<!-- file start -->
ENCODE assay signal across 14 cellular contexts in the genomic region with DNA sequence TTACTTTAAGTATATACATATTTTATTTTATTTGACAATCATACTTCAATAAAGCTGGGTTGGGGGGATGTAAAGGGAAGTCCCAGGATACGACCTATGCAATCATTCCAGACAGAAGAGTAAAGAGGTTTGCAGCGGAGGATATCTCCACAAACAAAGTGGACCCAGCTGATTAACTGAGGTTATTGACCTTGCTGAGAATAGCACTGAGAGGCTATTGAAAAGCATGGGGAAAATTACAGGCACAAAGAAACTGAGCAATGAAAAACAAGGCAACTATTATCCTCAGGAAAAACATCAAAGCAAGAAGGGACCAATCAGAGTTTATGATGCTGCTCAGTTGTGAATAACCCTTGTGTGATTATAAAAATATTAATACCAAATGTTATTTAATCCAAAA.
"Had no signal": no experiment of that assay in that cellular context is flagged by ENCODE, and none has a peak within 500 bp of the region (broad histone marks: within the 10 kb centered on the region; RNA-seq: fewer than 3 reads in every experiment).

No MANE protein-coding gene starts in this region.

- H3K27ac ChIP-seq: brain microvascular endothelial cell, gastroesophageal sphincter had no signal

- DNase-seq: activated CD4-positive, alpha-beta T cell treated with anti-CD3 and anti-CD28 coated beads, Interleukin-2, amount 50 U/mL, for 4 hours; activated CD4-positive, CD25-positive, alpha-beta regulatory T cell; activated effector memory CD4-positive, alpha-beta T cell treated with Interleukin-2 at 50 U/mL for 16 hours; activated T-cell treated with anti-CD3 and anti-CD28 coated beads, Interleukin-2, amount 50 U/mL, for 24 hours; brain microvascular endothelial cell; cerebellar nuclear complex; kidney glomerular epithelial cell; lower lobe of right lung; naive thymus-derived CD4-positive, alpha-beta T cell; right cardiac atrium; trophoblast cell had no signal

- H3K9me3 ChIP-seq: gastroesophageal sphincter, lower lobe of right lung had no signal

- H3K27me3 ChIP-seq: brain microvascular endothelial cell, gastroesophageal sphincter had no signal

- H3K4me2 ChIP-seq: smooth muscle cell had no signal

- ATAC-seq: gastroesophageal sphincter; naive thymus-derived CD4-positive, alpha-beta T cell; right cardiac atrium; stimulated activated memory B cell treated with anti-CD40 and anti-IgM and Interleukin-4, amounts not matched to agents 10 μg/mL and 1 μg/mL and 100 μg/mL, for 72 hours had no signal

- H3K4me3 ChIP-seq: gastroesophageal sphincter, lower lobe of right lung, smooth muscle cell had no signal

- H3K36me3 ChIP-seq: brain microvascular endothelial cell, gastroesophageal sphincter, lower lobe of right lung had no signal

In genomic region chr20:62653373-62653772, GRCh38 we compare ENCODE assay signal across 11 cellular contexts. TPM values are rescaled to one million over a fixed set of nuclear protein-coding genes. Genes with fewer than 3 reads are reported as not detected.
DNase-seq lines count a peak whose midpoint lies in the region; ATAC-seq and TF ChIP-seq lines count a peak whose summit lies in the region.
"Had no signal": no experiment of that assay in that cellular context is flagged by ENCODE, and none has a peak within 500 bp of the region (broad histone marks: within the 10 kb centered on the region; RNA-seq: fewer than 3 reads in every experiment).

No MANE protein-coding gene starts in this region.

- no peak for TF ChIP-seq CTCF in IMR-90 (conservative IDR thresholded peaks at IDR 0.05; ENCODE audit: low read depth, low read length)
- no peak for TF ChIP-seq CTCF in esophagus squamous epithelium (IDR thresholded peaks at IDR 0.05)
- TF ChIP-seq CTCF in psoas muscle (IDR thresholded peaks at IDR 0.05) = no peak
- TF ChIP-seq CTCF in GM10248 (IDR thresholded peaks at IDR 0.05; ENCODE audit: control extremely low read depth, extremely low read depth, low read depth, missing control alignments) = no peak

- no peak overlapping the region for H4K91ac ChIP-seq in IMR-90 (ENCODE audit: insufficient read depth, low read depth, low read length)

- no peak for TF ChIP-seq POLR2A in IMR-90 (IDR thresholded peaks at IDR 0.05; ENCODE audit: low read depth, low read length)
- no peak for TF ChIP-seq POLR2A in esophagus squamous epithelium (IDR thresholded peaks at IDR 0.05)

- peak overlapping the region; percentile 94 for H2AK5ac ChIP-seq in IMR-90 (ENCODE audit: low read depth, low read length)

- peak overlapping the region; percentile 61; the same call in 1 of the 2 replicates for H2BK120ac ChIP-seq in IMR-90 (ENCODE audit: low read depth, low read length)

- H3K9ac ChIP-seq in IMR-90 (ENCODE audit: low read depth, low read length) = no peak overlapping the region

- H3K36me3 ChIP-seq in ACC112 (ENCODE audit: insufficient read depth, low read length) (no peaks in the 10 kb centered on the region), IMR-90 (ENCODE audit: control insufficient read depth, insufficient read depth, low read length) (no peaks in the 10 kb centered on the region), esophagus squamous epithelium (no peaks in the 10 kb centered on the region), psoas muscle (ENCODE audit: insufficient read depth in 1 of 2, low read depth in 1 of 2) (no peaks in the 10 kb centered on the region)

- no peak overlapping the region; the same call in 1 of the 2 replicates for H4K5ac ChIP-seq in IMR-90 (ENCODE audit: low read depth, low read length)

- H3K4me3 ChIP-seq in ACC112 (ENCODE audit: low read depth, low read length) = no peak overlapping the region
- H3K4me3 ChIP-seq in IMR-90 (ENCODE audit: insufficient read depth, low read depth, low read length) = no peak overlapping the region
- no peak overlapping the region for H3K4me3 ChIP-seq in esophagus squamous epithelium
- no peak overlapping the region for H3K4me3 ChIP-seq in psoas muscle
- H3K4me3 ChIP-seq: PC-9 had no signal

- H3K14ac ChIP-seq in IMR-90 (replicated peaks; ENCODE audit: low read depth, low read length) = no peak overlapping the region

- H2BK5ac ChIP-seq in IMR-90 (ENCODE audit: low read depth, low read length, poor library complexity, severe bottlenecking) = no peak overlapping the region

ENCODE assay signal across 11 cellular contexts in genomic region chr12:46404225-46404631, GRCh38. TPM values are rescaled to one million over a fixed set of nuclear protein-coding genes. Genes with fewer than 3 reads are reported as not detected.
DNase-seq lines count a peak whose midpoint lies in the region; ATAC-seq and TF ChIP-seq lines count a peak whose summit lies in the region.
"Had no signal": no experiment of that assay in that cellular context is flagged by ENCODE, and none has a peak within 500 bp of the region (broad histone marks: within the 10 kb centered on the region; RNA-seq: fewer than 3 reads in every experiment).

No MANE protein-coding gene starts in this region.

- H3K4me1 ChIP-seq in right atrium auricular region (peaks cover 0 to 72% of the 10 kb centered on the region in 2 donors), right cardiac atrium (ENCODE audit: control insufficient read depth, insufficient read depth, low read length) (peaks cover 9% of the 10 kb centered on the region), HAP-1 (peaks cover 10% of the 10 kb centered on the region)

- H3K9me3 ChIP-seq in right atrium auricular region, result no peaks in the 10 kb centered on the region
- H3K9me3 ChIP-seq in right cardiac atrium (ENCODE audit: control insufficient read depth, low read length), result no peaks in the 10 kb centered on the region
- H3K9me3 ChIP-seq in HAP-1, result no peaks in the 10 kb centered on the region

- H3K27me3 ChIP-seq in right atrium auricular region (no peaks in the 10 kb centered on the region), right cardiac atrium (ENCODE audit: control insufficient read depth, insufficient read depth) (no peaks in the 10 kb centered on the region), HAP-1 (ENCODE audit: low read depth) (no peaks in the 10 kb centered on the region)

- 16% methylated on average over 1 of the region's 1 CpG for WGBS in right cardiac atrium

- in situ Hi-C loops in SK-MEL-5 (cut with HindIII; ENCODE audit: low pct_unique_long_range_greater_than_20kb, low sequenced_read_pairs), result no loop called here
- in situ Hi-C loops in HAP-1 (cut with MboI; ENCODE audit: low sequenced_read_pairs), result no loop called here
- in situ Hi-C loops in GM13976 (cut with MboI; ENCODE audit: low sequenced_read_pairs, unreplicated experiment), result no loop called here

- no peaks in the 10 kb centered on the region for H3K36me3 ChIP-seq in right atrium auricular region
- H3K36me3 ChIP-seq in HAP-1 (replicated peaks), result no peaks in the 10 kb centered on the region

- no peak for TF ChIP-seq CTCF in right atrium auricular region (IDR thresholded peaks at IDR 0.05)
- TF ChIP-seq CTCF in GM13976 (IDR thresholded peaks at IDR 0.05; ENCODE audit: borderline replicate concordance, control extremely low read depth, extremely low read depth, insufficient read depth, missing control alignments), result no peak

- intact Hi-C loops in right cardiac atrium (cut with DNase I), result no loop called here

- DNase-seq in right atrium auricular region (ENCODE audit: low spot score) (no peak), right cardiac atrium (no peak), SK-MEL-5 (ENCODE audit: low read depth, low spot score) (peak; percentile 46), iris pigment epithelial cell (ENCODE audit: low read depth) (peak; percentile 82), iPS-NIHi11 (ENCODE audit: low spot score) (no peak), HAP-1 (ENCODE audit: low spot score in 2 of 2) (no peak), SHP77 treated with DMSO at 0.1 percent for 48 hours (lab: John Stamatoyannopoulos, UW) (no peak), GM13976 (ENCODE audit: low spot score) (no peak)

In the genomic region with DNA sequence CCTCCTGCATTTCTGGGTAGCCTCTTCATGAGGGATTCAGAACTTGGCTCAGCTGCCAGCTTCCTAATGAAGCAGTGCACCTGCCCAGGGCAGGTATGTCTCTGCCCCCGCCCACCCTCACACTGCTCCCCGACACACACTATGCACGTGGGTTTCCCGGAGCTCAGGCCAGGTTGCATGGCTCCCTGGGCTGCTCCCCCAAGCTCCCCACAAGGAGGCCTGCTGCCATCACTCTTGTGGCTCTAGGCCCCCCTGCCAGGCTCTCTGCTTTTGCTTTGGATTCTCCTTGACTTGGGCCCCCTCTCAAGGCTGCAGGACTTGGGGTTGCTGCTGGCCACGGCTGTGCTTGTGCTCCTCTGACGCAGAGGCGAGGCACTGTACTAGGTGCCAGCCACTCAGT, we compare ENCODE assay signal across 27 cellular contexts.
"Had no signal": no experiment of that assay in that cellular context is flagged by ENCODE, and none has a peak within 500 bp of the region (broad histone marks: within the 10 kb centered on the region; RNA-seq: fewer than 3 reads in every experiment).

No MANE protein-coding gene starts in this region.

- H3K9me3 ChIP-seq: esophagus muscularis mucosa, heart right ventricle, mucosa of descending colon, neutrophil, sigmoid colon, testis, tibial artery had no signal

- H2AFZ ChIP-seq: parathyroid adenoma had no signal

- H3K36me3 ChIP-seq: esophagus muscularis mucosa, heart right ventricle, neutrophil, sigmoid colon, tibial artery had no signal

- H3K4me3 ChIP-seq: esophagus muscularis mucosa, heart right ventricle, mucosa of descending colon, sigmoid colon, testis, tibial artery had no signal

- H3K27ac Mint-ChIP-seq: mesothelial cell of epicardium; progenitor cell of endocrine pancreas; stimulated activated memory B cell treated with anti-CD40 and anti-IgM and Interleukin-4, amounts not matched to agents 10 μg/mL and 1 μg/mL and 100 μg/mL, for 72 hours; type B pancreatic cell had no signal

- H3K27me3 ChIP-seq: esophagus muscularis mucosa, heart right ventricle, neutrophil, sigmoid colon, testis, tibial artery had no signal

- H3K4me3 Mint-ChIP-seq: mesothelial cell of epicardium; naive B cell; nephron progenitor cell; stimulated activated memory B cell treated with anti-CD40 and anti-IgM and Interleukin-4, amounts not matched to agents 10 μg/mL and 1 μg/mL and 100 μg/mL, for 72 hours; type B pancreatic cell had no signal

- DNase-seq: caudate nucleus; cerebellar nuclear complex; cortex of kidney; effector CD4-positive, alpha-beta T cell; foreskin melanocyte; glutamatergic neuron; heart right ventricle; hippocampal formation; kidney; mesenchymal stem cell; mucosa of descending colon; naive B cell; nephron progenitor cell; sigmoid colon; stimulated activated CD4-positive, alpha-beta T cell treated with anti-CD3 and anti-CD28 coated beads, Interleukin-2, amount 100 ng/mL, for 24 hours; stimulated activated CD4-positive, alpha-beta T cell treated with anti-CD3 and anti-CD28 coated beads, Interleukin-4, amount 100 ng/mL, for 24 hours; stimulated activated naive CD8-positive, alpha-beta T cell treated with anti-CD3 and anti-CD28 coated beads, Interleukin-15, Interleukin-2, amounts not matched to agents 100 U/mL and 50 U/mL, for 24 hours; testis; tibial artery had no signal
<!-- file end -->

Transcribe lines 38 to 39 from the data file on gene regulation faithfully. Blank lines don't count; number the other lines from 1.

No MANE protein-coding gene starts in this region.

- H3K4me1 ChIP-seq in right atrium auricular region (peaks cover 0 to 72% of the 10 kb centered on the region in 2 donors), right cardiac atrium (ENCODE audit: control insufficient read depth, insufficient read depth, low read length) (peaks cover 9% of the 10 kb centered on the region), HAP-1 (peaks cover 10% of the 10 kb centered on the region)